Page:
Doctor Lived “Lavish” Lifestyle from Unnecessary Treatments
Texan doctor Jorge Zamora-Quezada, 61, had a six-seat Eclipse 500 business jet that cost him $50 million. He owned a 2017 Maserati Granturismo Coupe and multiple homes and properties, and dressed in garments “from high-end retailers such as Louis Vuitton,” a Justice Department statement said. By all accounts, Zamora-Quezada lived what the Department referred to as a “lavish” lifestyle with the income he received from his patients’ chemotherapy treatments.
However, the doctor’s financial status wasn’t attained legally, according to the Department, which has alleged the physician was able to afford these high-priced luxury items by performing unnecessary procedures and prescribing costly medication to, potentially, thousands of patients, including children and the elderly. Investigators have said that he and his co-conspirators took part in a $240 million health-care fraud scheme and international money-laundering operation funded by excessive and unwarranted medical procedures.
“His patients trusted him and presumed his integrity; in return, he allegedly engaged in a scheme of false diagnoses and bogus courses of treatment…with no regard for patient well-being,” C.J. Porter, a special agent with the Department of Health and Human Services’ Office of Inspector General, said.
Zamora-Quezada is currently in custody with his court date set for July 2, according to Justice Department spokesperson Nicole Navas Oxman. The unsealed seven-count indictment indicates Zamora-Quezada owned medical practices in Brownsville, Edinberg, and San Antonio and primarily practiced rheumatology. Multiple shell organizations were also built to hide the flow of money stemming from excessive and fraudulent treatments.
Zamora-Quezada focused on treating rheumatoid arthritis, which causes the immune system to mistakenly attack tissue and can be treated with various medications and chemotherapy drugs. The indictment includes notes on more than a dozen people but also states the doctor stashed thousands of medical records in a dilapidated barn and indicates Zamora-Quezada and his co-conspirators created false medical records to obstruct the investigation.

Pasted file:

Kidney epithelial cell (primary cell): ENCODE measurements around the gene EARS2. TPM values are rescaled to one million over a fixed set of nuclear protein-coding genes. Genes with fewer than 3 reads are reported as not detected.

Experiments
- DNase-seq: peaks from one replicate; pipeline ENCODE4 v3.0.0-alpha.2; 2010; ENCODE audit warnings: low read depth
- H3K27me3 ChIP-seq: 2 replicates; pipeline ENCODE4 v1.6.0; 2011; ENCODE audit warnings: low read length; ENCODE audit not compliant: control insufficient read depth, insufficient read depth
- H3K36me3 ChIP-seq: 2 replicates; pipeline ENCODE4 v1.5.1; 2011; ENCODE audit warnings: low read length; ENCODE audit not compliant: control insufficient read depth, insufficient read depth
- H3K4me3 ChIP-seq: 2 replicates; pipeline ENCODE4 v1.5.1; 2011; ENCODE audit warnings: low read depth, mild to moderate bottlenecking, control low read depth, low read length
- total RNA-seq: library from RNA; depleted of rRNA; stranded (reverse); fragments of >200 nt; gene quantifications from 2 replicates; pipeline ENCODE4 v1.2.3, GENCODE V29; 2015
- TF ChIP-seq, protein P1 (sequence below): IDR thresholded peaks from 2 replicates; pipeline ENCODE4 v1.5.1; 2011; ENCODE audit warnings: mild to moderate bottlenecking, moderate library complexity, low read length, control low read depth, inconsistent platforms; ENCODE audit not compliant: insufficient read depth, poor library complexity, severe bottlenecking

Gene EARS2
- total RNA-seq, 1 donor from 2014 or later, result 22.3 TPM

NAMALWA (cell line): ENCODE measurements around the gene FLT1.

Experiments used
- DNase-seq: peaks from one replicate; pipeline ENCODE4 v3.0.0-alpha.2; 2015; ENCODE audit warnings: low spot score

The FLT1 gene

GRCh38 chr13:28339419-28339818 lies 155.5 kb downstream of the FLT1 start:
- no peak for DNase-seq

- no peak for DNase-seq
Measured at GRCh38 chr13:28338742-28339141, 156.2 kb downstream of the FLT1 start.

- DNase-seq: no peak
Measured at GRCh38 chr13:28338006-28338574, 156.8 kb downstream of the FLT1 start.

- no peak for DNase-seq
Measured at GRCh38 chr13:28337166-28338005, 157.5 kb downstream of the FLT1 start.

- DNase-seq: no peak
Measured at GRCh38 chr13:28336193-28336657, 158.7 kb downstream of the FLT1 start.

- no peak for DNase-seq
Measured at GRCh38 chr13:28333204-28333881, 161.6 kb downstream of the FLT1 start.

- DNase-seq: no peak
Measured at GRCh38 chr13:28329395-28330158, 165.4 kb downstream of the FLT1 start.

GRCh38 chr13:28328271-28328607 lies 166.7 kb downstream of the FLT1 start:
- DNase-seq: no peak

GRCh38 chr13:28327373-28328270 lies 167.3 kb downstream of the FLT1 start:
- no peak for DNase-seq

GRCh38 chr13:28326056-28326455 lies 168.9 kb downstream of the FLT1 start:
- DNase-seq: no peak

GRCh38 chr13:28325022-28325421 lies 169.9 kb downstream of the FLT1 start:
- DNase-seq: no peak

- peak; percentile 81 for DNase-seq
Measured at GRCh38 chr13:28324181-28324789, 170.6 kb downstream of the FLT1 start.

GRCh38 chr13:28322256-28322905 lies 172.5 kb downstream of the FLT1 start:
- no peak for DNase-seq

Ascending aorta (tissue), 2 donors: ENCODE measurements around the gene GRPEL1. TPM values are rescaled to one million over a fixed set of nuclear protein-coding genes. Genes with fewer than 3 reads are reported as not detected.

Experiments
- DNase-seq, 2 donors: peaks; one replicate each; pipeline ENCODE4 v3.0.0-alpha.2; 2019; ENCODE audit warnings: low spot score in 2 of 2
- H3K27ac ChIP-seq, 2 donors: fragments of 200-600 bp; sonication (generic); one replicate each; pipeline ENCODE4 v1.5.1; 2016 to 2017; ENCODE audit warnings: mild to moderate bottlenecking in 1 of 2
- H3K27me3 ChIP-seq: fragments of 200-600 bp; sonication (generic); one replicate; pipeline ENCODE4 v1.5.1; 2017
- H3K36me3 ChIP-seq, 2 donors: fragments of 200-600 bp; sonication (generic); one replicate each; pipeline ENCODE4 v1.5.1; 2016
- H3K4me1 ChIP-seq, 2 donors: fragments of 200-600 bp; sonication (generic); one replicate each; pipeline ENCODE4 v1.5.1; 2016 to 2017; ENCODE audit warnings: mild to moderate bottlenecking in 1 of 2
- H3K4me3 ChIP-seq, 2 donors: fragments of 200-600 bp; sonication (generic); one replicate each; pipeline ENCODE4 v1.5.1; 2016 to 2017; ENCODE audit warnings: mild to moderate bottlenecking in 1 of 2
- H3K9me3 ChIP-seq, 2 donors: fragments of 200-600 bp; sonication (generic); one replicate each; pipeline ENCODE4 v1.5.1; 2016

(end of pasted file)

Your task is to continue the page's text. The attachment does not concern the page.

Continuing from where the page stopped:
In total, Zamora-Quezada provided treatments to more than 1,500 patients in 2015 alone and was paid $1,672 per patient. This is well above the state’s average per patient pay out.
Nora Rodriguez, a patient of Zamora-Quezada, claimed the doctor yelled and threw her out of his office after she questioned his treatment. “He kept getting upset when I was asking him why I was feeling worse and not getting better,” she said. Reviews of the doctor’s practices say that he had no time for returning patients, only new ones. Zamora-Quezada is also accused of falsifying records to show that his patients were having more pain than they described, and concealing documents from other doctors sought by his patients for a second opinion.
The physician’s plane and Maserati have been seized along with his properties in Texas, California, and Colorado, which investigators alleged he would rent out so that it appeared he was earning a legitimate income. Two penthouses in Puerto Vallarta, Mexico were also seized.
In 2006, the Texas Medical Board accused Zamora-Quezada of prescribing a drug “inconsistent with public health and welfare” and of “billing for treatment that was improper, unreasonable, or medically or clinically unnecessary.” Zamora-Quezada later settled for a public reprimand, monitoring by other doctors, and a $30,000 fine.